I think you just answered your own question.
posted by chillmost at 5:47 AM on April 15, 2008


Divabat,

Plan E
Do a Grad Dip in Education at QUT, UQ, Griffith - basically any of the uni's in Brissie, though I recommend the Grad Dip at UQ (Middle Years of Schooling) because I work with the academics in the program. It takes one year, and the starting wage for teachers last time I checked (which was a couple years ago), is something like $40,200 PA. There is some academic writing, but there's also scope for really inventive assignments (including some performances) and there's something like 12 weeks of practicum over the year, and something like 16 weeks (instead of the usual 26 weeks) of classes over the year. Me-mail me for more. I know some graduates of the program have ended up in the military teaching, some are overseas (for their first year!) and some have gone to remote areas in Australia (which attracts a kind of bonus from Education Qld) helping indigenous kids, who really need someone on their side. Later, you can if you choose, do research in new media education or something weird like that, via a Masters.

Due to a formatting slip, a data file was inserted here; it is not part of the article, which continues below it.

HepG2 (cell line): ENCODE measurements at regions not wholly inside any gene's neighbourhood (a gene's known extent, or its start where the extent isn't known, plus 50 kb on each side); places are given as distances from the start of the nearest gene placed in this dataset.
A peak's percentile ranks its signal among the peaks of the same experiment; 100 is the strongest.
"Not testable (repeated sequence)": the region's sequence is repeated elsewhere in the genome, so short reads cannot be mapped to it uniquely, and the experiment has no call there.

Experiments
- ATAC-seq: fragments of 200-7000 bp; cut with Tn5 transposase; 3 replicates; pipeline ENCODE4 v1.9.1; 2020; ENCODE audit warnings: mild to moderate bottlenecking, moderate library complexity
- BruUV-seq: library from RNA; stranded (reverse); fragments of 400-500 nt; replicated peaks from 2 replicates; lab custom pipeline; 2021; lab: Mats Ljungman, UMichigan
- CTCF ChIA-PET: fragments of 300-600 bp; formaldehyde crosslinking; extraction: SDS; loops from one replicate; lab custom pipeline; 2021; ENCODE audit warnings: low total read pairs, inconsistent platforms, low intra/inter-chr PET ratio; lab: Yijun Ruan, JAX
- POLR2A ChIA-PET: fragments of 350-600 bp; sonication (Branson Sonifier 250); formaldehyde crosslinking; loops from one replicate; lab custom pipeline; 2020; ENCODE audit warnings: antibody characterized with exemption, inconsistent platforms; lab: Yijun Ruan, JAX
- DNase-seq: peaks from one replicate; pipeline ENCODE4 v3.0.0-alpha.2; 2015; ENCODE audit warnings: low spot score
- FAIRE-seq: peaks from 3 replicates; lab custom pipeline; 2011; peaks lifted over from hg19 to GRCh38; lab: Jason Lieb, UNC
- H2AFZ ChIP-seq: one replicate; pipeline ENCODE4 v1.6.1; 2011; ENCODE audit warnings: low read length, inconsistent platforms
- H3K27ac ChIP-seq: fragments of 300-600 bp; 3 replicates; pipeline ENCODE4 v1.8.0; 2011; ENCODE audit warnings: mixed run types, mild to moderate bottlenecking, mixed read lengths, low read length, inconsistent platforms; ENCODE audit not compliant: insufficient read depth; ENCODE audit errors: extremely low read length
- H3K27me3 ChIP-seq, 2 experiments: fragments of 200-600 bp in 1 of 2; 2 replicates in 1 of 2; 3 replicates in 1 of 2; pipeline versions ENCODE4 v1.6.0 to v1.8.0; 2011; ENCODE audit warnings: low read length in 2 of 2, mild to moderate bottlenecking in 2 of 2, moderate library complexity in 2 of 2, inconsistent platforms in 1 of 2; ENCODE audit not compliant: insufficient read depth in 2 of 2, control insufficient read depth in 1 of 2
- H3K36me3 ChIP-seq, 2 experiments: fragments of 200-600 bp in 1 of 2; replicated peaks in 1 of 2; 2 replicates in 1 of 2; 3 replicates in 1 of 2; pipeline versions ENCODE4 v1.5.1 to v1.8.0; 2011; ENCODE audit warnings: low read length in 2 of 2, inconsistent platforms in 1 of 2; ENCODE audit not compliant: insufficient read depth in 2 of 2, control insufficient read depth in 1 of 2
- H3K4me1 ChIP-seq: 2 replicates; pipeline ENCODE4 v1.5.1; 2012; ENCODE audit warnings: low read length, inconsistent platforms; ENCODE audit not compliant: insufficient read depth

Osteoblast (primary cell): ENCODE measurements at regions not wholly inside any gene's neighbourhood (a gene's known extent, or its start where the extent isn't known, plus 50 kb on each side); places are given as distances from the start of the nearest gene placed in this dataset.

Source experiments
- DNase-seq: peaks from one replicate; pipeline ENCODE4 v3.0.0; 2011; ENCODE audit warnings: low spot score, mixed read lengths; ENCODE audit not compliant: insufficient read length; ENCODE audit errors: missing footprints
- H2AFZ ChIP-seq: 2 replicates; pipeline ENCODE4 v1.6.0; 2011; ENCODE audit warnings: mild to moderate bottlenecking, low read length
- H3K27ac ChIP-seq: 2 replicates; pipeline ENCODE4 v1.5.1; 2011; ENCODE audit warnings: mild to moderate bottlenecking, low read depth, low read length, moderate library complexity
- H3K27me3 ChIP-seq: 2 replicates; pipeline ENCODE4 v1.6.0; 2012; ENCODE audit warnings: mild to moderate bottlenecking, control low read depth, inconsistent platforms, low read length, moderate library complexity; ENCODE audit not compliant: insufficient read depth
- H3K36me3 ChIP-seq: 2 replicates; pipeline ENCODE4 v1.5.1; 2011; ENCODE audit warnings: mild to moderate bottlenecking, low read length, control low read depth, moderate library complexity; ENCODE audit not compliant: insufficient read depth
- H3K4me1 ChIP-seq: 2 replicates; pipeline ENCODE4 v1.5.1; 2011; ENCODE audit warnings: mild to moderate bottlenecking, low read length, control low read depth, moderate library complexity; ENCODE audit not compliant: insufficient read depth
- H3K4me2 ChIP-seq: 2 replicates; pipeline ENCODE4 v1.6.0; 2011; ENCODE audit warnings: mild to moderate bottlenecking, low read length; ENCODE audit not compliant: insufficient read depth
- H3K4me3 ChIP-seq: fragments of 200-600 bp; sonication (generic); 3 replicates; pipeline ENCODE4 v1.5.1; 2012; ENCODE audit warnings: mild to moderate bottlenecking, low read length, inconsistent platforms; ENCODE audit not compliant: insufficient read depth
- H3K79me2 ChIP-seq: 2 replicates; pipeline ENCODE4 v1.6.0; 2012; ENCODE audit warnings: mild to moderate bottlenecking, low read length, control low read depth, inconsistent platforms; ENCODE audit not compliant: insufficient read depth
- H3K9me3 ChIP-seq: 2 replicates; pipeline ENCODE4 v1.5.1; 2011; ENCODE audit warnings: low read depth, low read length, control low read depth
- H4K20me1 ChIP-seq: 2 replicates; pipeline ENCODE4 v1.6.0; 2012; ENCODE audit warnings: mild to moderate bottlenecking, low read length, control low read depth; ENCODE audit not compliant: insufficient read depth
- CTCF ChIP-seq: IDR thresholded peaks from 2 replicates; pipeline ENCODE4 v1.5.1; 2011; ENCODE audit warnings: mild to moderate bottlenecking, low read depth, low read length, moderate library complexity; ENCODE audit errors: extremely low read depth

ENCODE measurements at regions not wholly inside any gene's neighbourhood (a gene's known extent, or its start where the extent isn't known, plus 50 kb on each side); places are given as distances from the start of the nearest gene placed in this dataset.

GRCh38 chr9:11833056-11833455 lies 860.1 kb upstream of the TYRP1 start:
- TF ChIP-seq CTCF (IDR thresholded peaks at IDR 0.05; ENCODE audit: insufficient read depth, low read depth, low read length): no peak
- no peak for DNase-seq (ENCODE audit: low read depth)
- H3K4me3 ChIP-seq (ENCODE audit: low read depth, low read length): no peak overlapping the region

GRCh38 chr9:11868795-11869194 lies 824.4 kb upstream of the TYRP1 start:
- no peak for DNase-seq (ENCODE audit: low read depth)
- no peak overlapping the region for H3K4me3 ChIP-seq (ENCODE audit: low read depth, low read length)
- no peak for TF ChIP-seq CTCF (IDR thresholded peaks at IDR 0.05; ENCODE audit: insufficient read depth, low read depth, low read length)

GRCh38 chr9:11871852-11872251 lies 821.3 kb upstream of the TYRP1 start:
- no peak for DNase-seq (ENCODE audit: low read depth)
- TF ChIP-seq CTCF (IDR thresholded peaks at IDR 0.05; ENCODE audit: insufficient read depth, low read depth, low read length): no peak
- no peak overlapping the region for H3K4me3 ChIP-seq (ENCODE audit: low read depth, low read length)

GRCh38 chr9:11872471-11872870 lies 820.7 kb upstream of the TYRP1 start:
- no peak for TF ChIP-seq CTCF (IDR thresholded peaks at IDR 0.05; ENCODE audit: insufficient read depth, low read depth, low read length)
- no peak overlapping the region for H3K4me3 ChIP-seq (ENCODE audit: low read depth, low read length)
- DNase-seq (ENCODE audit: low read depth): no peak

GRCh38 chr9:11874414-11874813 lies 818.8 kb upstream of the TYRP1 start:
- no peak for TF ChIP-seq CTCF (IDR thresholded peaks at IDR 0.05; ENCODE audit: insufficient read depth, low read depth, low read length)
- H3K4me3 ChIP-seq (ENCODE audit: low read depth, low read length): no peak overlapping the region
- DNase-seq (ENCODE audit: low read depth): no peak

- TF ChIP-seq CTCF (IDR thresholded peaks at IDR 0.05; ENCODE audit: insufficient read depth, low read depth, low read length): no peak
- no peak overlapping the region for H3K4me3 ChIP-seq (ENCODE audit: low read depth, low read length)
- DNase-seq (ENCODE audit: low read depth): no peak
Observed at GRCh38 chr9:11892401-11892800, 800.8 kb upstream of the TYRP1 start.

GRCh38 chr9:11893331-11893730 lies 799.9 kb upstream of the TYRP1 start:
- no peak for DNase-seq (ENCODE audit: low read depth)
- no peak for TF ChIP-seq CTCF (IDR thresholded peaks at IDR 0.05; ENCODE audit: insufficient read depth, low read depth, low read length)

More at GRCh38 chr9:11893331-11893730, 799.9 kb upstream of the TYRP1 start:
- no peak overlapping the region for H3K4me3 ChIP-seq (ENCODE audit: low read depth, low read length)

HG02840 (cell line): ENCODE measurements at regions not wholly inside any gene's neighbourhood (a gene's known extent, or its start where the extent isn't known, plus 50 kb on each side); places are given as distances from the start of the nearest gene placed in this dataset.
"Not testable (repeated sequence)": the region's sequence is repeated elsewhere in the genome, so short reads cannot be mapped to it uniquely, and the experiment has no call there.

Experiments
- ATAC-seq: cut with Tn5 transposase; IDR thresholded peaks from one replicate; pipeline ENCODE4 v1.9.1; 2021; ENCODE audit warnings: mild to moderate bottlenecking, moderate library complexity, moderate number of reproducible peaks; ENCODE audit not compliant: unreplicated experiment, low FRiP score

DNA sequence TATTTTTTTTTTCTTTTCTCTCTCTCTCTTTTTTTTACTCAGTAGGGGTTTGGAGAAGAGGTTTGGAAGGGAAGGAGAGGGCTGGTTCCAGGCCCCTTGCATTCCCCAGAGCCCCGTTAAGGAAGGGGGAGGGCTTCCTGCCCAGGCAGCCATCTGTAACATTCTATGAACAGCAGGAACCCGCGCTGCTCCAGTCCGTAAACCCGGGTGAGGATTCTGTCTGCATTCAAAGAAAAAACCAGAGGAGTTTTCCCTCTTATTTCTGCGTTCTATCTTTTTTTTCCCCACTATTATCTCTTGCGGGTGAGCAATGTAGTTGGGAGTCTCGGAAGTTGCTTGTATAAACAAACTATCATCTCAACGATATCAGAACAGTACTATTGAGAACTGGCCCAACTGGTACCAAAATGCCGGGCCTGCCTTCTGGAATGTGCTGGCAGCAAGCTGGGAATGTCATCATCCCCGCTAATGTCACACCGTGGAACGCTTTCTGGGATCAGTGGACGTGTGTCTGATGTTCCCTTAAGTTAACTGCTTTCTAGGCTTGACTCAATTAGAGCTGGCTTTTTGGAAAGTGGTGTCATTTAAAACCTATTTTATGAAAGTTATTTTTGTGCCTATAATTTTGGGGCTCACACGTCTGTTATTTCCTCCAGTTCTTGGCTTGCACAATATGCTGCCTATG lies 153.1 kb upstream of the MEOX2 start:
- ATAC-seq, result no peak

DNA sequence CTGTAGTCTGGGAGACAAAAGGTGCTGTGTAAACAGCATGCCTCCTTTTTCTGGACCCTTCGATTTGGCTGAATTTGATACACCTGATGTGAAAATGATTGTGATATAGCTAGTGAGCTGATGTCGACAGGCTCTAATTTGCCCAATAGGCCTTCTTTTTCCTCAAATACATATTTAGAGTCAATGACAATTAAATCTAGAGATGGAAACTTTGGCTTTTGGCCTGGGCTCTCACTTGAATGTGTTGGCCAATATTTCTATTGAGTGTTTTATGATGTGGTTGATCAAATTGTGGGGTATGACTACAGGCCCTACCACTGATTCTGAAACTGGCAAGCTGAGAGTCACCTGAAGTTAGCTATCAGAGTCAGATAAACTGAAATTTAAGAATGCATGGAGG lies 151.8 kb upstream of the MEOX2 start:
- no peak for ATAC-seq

posted by b33j at 6:06 AM on April 15, 2008


1. I suspect that you, like many people, and especially like many women, are selling yourself short in terms of how employable you are. You have broader and more attractive experiences and education than you are giving yourself credit for; you are eligible for a wider variety of jobs than just the low-paid service/ngo sector ones you mention. Working for a large company, and getting paid well, is only selling out if you have a really narrow and purist vision of the world; purity is for the people with trust funds. Leave it for them, and be a realist.